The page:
In the 1820s-40s, American and European settlers came to Mexican California, married Californio women, became Mexican citizens, learning Spanish and converting to Catholicism, are also considered Californios, for their adherence to Californio language and culture. There are 11.9 million Chicanos/Mexican Americans in California, making up the largest group of 15.2 million California Hispanics. 2004 studies estimated that between 300,000 and 500,000 Californios had ancestry descended from the Mexican and Spanish eras of California. Alta California was nominally controlled by a national-government appointed governor; the governors of California were at first appointed by the Viceroy, after 1821 by the approximate 40 Mexican Presidents from 1821 to 1846. The costs of the minimum Alta California government were paid by means of a 40–100% import tariff collected at the entry port of Monterey; the other center of Spanish power in Alta California was the Franciscan friars who, as heads of the 21 missions resisted the powers of the governors.
None of the Franciscan friars were Californios and their influence waned after the secularization of the missions in the 1830s. The instability of the Mexican government, Alta California's geographic isolation, the growing ability of the Alta California's inhabitants to make a success of immigrating and an increase in the Californio population created a schism with the national government; as Spanish and Mexican period immigrants were succeeded in number by those that increasing lost an affinity with the national government, an environment developed that did not suppress disagreement with the central government. Governors had little material support from far-away Mexico to deal with Alta Californians, who were left to resolve situations themselves. Mexico-born governor Manuel Victoria was forced to flee in 1831, after losing a fight against a local uprising at the Battle of Cahuenga Pass; as Californios matured to adulthood and assumed positions of power in the Alta California government, rivalries emerged between northern and southern regions.
Several times, Californio leaders attempted to break away from Mexico, most notably Juan Bautista Alvarado in 1836. Southern regional leaders, led by Pio Pico, made several attempts to relocate the capital from Monterey to the more populated Los Angeles; the independence-minded Californios were influenced by the increasing numbers of immigrant foreigners, who integrated with the Californios, becoming Mexican citizens and gaining land either independently granted to them or through marriage to Californio women. For example, the American Abel Stearns was an ally of the Californio José Antonio Carrillo in the 1831 Victoria incident, yet sided with the southern Californians against the Californio would-be governor Alvarado in 1836. Alvarado recruited a company of Tennessean riflemen, many of them former trappers who had settled in the Monterey Bay area; the company was led by another American, Isaac Graham. When the Americans refused to fight against fellow Americans, Alvarado was forced to negotiate a settlement.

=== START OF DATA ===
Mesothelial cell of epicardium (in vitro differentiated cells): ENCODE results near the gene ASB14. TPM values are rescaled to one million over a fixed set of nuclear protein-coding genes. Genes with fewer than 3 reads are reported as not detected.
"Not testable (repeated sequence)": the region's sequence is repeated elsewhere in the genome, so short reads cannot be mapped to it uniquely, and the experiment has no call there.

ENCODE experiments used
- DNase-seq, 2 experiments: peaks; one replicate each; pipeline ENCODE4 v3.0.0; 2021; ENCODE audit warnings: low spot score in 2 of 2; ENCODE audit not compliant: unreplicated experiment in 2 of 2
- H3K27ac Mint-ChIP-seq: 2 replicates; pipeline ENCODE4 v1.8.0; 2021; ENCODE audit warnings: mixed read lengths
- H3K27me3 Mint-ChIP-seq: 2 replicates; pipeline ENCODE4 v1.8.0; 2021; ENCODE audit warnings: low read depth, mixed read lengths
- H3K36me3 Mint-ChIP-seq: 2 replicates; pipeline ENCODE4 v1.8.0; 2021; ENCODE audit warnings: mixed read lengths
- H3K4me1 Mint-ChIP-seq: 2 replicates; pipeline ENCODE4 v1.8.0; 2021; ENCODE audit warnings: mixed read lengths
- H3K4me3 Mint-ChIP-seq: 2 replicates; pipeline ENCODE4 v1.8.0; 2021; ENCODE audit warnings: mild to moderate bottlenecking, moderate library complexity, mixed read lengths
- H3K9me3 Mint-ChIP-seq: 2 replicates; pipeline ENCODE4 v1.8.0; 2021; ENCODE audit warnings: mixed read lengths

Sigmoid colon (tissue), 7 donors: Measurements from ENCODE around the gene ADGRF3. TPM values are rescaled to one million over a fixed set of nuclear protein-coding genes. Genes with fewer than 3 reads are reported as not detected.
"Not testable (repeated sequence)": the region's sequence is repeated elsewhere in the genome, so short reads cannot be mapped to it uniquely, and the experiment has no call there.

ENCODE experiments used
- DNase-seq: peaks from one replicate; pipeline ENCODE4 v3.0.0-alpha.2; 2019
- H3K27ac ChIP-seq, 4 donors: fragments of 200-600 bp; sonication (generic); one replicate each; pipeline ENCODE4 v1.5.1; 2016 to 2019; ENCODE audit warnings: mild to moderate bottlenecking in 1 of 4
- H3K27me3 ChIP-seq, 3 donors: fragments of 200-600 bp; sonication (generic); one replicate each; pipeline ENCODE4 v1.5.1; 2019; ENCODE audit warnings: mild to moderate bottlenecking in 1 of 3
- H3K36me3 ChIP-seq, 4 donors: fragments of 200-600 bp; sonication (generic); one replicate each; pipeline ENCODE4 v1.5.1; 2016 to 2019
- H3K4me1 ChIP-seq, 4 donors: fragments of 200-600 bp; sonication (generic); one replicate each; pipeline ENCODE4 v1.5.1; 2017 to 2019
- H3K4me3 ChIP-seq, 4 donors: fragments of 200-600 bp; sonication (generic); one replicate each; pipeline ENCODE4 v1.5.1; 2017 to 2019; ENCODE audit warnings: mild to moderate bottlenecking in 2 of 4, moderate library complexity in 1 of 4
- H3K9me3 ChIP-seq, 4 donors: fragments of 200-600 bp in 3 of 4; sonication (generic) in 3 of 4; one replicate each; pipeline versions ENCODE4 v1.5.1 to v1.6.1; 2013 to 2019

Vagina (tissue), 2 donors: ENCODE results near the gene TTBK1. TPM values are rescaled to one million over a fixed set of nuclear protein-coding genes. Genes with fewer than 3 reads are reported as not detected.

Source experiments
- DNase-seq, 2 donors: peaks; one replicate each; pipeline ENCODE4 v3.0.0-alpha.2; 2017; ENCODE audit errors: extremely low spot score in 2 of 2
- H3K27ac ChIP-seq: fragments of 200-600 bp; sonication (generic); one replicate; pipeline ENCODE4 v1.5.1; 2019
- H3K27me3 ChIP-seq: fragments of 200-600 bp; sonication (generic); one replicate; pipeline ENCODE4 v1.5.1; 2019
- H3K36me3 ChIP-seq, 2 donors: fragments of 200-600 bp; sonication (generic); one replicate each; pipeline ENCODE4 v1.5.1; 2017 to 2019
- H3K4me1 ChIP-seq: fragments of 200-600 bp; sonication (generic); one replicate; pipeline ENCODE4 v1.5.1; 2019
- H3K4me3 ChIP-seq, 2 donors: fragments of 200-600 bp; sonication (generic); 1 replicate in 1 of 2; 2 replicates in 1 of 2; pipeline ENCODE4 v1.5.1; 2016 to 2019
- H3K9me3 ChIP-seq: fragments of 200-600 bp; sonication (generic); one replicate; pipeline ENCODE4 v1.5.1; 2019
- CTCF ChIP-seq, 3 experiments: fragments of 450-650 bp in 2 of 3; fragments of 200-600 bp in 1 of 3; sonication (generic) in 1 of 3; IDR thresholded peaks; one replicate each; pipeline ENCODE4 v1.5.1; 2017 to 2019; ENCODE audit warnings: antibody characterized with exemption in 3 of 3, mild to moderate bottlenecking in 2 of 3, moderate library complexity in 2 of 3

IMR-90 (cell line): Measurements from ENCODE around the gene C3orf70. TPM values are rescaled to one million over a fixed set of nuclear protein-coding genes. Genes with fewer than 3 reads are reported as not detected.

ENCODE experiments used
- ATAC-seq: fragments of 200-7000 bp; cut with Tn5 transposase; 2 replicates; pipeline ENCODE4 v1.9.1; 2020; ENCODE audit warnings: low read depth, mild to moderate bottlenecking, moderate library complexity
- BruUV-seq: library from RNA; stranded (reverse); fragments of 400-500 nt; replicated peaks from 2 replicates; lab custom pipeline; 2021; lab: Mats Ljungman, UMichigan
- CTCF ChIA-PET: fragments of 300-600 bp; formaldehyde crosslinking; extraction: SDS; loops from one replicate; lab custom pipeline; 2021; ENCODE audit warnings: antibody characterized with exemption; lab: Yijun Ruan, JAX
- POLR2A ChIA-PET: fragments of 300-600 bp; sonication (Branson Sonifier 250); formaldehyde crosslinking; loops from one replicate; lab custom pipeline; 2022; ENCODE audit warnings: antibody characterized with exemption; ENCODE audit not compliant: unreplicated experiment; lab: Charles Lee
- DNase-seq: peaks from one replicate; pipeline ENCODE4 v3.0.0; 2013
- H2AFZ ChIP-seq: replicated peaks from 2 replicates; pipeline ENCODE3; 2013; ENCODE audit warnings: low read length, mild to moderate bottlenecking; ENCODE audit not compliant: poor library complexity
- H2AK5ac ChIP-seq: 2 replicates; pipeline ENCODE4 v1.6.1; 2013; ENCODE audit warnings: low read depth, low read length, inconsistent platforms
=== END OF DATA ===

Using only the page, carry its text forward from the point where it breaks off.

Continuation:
Californios included the descendants of agricultural settlers and retired escort soldiers deployed from what is modern-day Mexico. Most were of mixed ethnicities Mestizo or mixed African-American and Indian backgrounds. Despite the depictions of the popular shows like Zorro, few Californios were of "pure" Spanish ancestry. Most with unmixed Spanish ancestry were Franciscan priests, along with career government officials and military officers who did not remain in California. According to mission records as well as Presidio roster listings, several "leather-jacket" soldiers operating as escorts, mission guards, other military duty personnel were described as europeo, while most of the civilian settlers were of mixed origins; the term "mestizo" was if used in mission records, the more common terms being "indio", "europeo", "mulatto", "coyote", "castizo" and other caste terms. An example of the number of European-born soldiers is the twenty-five from Lieutenant Pedro Fages detachment of Catalan Volunteers.
Most of the soldiers on the Portola-Serra expedition of 1769 and the de Anza
Orange County, California
Orange County is located in the Los Angeles metropolitan area in the U. S. state of California. As of the 2010 census, the population was 3,010,232, making it the third-most populous county in California, the sixth-most populous in the United States, more populous than 21 U. S. states. Its county seat is Santa Ana, it is the second most densely populated county behind San Francisco County. The county's four largest cities by population, Santa Ana and Huntington Beach, each have a population exceeding 200,000. Several of Orange County's cities are on the Pacific Ocean western coast, including Huntington Beach, Newport Beach, Laguna Beach, Dana Point, San Clemente. Orange County is included in Metropolitan Statistical Area. Thirty-four incorporated towns and cities are in the county. Anaheim was the first city, incorporated in 1870 when the region was still part of neighboring Los Angeles County. Whereas most population centers in the United States tend to be identified by a major city with a large downtown central business district, Orange County has no single major downtown / CBD or dominant urban center.
Santa Ana, Costa Mesa, Irvine all have smaller high-rise CBDs, other, older cities like Anaheim, Huntington Beach, Orange have traditional American downtowns without high-rises. The county's northern and central portions are urbanized and dense, despite the prevalence of the single-family home as a dominant land use, its southern portion is more suburban, with limited urbanization. There are several "edge city"-style developments, such as Irvine Business Center, Newport Center, South Coast Metro. Orange County is part of the "Tech Coast"; the county is a tourist center, with attractions like Disneyland, Knott's Berry Farm, several popular beaches along its more than 40 miles of coastline. Throughout the 20th century and up until 2016, it was known for its political conservatism and for being a bastion for the Republican Party, with a 2005 academic study listing three Orange County cities as among America's 25 most conservative. However, the county's changing demographics have resulted in a shift in political alignments.